Mazeltov to Darren and Batia Cohen on the birth of a daughter and mazeltov to grandparents Phillip and Roslyn Cohen and Hylton Surat and Vanessa Surat.    Mazeltov to Stanton and Belinda Roux, on the birth of a daughter and mazeltov to grandparents Lester and Carol Chadwick.    Mazeltov to Ross and Ari Tucker on the birth of a daughter and mazeltov to grandparents Stephen and Alicia Tucker and Selwyn and Andy Diamond.    Condolences on the passing of Terry Hepker husband of Lynda Hepker, father of Jedd and Claudia.    Condolences on the passing of Denbeigh Joselowsky wife of Solly Joselwosky, mother of Rhett Davis and Wendy Diamond.
Dvar Torah by Rabbi Abraham J. Twerski, M.D.

Dvar Torah by Rabbi Abraham J. Twerski, M.D.

The Torah states: “Then Judah approached him (Joseph) and said, ‘If you please, my lord, may your servant speak a word in my lord’s ears’ ” (Gen. 44:18).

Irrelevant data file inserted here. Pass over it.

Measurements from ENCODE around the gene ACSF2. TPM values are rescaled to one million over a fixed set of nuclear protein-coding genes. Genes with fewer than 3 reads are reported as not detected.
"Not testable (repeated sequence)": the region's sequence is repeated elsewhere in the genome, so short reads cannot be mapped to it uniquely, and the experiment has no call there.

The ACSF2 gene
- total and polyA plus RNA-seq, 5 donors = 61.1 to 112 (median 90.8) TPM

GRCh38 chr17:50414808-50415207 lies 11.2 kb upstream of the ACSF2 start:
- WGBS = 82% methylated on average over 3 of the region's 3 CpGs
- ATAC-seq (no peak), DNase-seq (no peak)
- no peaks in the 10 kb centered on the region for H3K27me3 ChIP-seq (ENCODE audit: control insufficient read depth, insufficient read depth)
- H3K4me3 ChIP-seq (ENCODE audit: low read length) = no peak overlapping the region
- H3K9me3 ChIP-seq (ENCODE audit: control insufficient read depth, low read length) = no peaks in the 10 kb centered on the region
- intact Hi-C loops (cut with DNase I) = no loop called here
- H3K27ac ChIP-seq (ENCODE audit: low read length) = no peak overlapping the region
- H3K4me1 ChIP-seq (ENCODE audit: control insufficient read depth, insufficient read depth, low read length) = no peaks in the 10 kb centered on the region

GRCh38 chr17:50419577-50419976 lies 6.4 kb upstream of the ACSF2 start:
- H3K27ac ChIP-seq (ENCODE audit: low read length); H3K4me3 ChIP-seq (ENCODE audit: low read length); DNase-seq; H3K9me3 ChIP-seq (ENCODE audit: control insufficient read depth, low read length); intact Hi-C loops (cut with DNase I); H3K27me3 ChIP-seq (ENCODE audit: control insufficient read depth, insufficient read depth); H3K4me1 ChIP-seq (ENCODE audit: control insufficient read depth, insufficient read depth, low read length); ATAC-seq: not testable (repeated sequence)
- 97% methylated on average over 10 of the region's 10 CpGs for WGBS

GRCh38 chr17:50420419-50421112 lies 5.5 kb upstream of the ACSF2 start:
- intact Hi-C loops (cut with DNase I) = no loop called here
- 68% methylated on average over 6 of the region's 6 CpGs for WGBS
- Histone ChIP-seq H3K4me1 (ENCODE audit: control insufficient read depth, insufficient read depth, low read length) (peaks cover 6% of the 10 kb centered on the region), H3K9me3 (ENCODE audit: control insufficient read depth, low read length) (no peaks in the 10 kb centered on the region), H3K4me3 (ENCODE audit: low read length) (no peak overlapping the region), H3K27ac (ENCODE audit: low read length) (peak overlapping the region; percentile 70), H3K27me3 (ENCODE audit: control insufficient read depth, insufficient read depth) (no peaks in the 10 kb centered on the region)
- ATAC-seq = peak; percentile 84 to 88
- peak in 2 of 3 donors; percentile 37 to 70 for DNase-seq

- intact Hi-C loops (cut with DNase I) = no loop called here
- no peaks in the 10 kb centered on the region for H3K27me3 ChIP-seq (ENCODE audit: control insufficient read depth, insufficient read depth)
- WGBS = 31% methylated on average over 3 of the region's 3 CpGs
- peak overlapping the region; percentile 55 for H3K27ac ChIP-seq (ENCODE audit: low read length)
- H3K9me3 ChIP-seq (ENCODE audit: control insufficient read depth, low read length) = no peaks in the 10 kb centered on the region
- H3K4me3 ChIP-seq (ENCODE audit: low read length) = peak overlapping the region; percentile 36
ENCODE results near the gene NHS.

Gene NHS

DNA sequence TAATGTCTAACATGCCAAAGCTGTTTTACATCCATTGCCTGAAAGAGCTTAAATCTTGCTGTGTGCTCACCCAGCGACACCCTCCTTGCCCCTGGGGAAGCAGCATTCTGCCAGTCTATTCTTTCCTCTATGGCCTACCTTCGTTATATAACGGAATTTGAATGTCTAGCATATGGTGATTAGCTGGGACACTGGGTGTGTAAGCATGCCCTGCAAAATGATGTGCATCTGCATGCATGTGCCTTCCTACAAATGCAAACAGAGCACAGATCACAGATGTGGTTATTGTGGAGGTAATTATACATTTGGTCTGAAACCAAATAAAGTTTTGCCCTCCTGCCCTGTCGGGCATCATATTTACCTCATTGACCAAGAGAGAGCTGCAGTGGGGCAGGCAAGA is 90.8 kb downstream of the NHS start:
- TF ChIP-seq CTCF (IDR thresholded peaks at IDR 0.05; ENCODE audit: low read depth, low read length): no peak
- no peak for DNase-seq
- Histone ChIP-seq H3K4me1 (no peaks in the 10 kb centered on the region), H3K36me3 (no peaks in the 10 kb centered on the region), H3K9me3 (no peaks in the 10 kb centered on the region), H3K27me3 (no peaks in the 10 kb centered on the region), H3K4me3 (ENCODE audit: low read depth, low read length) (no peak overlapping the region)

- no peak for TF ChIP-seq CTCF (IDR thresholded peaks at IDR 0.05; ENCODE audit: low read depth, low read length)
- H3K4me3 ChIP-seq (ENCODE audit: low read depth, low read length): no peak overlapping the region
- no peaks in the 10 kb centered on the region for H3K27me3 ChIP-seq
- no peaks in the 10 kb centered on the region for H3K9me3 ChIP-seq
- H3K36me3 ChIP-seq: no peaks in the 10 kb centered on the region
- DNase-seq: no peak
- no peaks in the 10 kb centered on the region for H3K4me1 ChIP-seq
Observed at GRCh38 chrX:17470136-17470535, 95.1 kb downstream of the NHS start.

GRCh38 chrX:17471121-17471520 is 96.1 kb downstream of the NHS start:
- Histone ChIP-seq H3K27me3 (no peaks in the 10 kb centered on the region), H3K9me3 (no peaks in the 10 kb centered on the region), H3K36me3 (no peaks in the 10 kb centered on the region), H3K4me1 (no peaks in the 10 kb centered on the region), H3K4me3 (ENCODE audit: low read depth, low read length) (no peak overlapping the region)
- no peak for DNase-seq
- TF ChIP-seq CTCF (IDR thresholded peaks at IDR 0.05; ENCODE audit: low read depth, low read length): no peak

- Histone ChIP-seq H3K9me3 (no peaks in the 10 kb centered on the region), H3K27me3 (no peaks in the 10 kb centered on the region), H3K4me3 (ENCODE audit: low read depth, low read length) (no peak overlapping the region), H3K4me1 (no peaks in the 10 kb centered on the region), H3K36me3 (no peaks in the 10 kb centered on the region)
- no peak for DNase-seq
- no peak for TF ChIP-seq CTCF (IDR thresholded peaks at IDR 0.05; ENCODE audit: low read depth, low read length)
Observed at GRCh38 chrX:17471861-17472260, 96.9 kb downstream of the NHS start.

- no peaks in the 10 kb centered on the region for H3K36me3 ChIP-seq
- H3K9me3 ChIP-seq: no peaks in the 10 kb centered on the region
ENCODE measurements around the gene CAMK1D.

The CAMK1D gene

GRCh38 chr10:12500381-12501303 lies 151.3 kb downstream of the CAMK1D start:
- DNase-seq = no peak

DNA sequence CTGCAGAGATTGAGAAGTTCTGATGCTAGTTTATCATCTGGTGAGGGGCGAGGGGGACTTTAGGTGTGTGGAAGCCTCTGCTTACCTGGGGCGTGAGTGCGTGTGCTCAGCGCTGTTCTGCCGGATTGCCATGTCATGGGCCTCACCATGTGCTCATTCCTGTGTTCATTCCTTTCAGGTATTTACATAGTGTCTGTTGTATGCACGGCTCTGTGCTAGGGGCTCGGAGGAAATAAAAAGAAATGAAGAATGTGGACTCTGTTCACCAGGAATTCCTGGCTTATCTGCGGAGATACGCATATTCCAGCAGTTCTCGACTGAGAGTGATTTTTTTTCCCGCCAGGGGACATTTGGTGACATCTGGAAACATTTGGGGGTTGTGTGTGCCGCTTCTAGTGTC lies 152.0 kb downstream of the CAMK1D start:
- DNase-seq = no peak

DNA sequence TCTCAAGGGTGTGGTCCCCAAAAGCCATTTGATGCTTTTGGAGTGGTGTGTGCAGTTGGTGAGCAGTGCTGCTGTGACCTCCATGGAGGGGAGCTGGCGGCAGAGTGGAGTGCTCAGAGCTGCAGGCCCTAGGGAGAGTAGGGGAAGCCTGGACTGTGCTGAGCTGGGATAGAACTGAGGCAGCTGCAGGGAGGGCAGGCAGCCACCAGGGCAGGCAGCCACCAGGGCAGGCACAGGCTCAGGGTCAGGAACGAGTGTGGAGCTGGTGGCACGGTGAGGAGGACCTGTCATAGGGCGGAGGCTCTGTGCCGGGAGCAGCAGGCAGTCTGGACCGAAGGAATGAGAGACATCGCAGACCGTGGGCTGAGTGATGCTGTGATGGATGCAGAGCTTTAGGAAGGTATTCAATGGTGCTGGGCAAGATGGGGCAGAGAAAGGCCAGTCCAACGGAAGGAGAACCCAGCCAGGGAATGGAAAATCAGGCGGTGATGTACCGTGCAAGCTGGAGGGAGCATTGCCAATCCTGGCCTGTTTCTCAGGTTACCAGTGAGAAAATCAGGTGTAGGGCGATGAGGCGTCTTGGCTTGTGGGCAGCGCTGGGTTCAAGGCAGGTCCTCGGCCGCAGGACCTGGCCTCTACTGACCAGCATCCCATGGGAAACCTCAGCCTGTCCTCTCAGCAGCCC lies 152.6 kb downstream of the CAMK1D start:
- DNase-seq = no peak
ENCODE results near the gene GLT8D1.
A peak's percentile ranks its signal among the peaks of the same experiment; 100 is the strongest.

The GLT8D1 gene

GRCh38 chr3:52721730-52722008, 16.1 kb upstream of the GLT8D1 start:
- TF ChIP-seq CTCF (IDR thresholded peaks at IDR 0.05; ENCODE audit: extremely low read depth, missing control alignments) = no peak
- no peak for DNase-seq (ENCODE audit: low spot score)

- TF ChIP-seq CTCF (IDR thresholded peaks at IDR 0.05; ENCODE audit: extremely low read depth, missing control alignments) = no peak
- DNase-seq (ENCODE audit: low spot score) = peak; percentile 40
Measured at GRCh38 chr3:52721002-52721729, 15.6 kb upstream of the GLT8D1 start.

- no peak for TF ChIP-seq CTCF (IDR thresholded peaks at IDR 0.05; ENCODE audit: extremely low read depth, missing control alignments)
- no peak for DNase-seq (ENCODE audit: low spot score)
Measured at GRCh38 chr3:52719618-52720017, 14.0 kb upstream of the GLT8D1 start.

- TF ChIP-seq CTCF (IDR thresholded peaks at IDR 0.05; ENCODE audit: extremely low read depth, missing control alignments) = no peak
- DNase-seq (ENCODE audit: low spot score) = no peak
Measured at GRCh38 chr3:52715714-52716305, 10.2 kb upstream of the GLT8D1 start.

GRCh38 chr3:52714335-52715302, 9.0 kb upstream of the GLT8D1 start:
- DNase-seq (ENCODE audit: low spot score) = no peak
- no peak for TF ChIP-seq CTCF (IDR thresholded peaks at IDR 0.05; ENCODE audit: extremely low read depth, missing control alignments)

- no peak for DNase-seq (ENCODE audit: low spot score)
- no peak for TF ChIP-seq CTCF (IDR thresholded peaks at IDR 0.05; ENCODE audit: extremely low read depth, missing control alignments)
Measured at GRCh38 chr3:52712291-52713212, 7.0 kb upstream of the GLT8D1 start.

What did Judah intend to do?

Judah indicated that he wished to speak very softly, virtually whispering “a word in my lord’s ears.” What was the purpose of that? Furthermore, why does the Torah bother to tell something that does not appear significant?

The Torah is coming to teach a lesson in communications: If what you have to say really has merit, speaking softly and gently will enable you to be heard. Shouting is a giveaway that your argument is weak; the other person will tune you out and just think of his rebuttal.

King Solomon says, “The gentle words of the wise are heard above the shouts of a king over fools” (Ecclesiastes 9:17). A soft voice can actually drown out a shout.

Judah believed that his argument for the release of Benjamin was very convincing. In order to impress Joseph that what he was about to say was valid, Judah said, “I am going to say it to you softly.”

2020 Sandton Shul Batmitzvah Ceremony